But of the man himself, nothing is certainly known. Our earliest source, Eusebius of Caesarea, writing c. 322, tells of a soldier of noble birth who was put to death under the orders of the Emperor Diocletian at Nicomedia (an ancient city of North West Asia Minor near the Bosphorus in present day Turkey) on 23 April, 303, but makes no mention of his name, his country or his place of burial. According to the apocryphal Acts of St George current in various versions in the Eastern Church from the fifth century, George held the rank of tribune in the Roman army and was beheaded by Diocletian for protesting against the Emperor's persecution of Christians. George rapidly became venerated throughout Christendom as an example of bravery in defense of the poor and the defenseless and of the Christian faith.
A holiday in honour of St George, to be kept on 23 April, was declared by the Synod of Oxford in 1222. The fame of St George throughout Europe was greatly increased by the publication of the Legenda Sanctorum (Readings on the Saints), later known as the Legenda Aurea (The Golden Legend) by James of Voragine in 1265. The name "golden legend" does not refer to St George but to the whole collection of stories, which were said to be worth their weight in gold. It was this book which popularized the legend of George and the Dragon. The legend may have been particularly well received in England because of a similar legend in Anglo-Saxon literature. St George became a stock figure in the secular miracle plays derived from pagan sources which continued to be performed at the beginning of spring. The origin of the legend remains obscure. It is first recorded in the late sixth century and may have been an allegory of the persecution of Diocletian, who was sometimes referred to as "the dragon" in ancient texts. The story may also be a Christianised version of the Greek legend of Perseus, who was said to have rescued the virgin Andromeda from a sea monster at Arsuf or Jaffa, near Lydda (Diospolis), where the cult of St George grew up around the site of his supposed tomb.
|Painting by Gustave Moreau (6 April 1826 – 18 April 1898) depicting Saint George slaying the dragon|
Saint George is a leading character in one of the greatest poems in the English language, Spencer's Faerie Queene (1590 and 1596). St George appears in Book 1 as the Redcrosse Knight of Holiness, protector of the Virgin. In this guise he may also be seen as the Anglican church upholding the monarchy of Elizabeth I:
But on his breast a bloody Cross he bore
The dear remembrance of his dying Lord,
For whose sweet sake that glorious badge we wore
And dead (as living) ever he adored.
The legend of St George and the dragon took on a new lease of life during the Counter Reformation. The discoveries in Africa, India and the Americas, in areas which maps had previously shown as populated by dragons, presented vast new fields for Church missionary endeavour, and St George was once again invoked as an example of danger faced and overcome for the good of the Church. Meanwhile, the Protestant author, John Bunyan (1628-88), recalled the story of George and the Dragon in the account of the fight between Christian and Apollyon in Pilgrim's Progress (1679 and 1684).
In more modern times, St George was chosen by Baden-Powell, its founder, to be patron of the Scouting Movement, and on St George's Day, scouts are bidden to remember their Promise and the Scout Law. Baden-Powell recounted in Scouting for Boys that the Knights of the Round Table 'had as their patron saint St George because he was the only one of all the saints who was a horseman. He is the patron saint of cavalry, from which the word chevalier is derived'.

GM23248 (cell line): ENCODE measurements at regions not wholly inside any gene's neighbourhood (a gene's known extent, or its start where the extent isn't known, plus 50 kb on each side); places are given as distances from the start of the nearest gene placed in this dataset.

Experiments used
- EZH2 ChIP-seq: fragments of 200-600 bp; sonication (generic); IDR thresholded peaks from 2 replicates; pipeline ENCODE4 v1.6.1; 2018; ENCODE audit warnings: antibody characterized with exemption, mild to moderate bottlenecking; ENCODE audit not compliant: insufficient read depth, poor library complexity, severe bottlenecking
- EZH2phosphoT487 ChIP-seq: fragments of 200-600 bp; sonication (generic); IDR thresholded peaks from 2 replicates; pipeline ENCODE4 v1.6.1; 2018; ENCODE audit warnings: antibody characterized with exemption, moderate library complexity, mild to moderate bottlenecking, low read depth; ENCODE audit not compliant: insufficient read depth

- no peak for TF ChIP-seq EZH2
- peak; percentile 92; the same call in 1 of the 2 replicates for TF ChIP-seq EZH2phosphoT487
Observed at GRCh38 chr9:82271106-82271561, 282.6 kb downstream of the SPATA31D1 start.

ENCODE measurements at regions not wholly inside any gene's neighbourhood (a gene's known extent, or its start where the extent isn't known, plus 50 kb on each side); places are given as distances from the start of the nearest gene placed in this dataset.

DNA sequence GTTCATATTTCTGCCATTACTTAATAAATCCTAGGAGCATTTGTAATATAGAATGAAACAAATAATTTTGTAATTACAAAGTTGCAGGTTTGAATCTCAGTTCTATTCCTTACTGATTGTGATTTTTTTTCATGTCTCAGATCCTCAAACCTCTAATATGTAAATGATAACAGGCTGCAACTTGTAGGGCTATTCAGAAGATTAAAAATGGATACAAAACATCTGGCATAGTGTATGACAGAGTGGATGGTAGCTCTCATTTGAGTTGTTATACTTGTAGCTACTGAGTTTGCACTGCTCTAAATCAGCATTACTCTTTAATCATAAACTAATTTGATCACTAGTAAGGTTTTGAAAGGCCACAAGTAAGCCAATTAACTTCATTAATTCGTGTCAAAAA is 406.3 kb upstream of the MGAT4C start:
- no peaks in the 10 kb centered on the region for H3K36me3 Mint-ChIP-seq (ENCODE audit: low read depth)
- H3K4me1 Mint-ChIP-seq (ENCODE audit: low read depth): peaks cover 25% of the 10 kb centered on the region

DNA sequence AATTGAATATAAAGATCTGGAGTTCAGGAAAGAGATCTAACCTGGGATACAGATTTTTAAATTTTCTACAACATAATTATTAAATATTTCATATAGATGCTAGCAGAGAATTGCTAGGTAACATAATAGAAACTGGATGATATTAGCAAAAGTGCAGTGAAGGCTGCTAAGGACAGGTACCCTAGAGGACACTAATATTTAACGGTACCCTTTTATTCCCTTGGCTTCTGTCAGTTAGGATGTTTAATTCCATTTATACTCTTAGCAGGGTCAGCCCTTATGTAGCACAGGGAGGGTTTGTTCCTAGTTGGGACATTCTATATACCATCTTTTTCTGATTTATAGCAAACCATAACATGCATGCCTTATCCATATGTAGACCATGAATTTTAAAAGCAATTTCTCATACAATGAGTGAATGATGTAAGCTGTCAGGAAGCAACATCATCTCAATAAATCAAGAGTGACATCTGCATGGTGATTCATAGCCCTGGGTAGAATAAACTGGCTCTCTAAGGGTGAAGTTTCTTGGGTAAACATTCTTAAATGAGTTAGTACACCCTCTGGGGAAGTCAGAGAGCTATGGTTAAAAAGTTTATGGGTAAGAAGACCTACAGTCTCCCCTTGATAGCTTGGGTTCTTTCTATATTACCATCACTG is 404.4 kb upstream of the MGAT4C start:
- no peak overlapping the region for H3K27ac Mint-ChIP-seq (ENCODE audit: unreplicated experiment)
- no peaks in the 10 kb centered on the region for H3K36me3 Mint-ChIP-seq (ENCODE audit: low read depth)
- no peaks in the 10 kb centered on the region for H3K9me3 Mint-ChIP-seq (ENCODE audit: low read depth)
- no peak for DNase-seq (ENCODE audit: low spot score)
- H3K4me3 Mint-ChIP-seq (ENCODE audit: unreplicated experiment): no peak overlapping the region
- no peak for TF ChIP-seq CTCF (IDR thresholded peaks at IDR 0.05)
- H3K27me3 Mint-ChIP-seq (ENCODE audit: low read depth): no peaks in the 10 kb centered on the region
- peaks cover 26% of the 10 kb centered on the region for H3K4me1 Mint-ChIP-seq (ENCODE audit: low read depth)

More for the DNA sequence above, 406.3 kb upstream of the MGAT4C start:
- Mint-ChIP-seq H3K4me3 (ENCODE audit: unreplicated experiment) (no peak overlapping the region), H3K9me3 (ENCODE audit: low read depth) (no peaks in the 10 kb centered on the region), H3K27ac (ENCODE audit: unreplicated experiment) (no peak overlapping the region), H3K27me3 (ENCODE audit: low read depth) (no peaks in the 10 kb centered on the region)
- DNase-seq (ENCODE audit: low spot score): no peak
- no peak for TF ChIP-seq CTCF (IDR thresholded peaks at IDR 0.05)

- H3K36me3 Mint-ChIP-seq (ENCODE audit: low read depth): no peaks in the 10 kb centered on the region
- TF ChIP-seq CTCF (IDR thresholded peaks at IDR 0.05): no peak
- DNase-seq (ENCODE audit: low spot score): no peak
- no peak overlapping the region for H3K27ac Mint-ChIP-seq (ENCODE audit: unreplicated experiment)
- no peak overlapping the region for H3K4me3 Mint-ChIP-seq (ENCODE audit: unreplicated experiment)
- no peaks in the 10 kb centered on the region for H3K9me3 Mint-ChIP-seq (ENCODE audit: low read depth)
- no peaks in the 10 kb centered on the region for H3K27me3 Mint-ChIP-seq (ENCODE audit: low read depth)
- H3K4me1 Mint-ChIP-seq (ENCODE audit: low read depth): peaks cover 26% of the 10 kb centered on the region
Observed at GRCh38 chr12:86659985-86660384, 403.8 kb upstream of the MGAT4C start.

As early as 496, Pope Gelasius in De libris recipiendis includes George among those saints 'whose names are rightly reverenced among us, but whose actions are known only to God'. The virtues associated with St George, such as courage, honour and fortitude in defense of the Christian faith, indeed remain as important as ever. St George is also, of course, venerated in the Church of England, by the Orthodox churches and by the Churches of the Near East and Ethiopia. The supposed tomb of St George can still be seen at Lod, south-east of Tel-Aviv; and a convent in Cairo preserves personal objects which are believed to have belonged to George.
|An illumination of a medieval battle found in the Bibliothéque Nationale de France|
St George is still venerated in a large number of places, by followers of particular occupations and sufferers from certain diseases. George is the patron saint of Aragon, Catalonia, Georgia, Lithuania, Palestine, Portugal, Germany and Greece; and of Moscow, Istanbul, Genoa and Venice (second to St Mark). He is patron of soldiers, cavalry and chivalry; of farmers and field workers, Boy Scouts and butchers; of horses, riders and saddlers; and of sufferers from leprosy, plague and syphilis. He is particularly the patron saint of archers, which gives special point to these famous lines from Shakespeare's Henry V, Act 3, Scene 1, l. 31:
St. Crispin’s Day
'I see you stand like greyhounds in the slips,
Straining upon the start. The game's afoot:
Follow your spirit; and, upon this charge
Cry God for Harry, England and St George!'.
H.Delehaye, Les legendes grecques des saints militaires, Paris 1909
I.H.Elder, George of Lydda, 1949
E. Hoode, Guide to the Holy Land, Jerusalem 1962
G.J.Marcus, Saint George of England, 1939
Jacobus de Voragine, The Golden Legend : Readings on the Saints, Tr. William Granger Ryan, 2 vols (Princeton: Princeton University Press, 1993)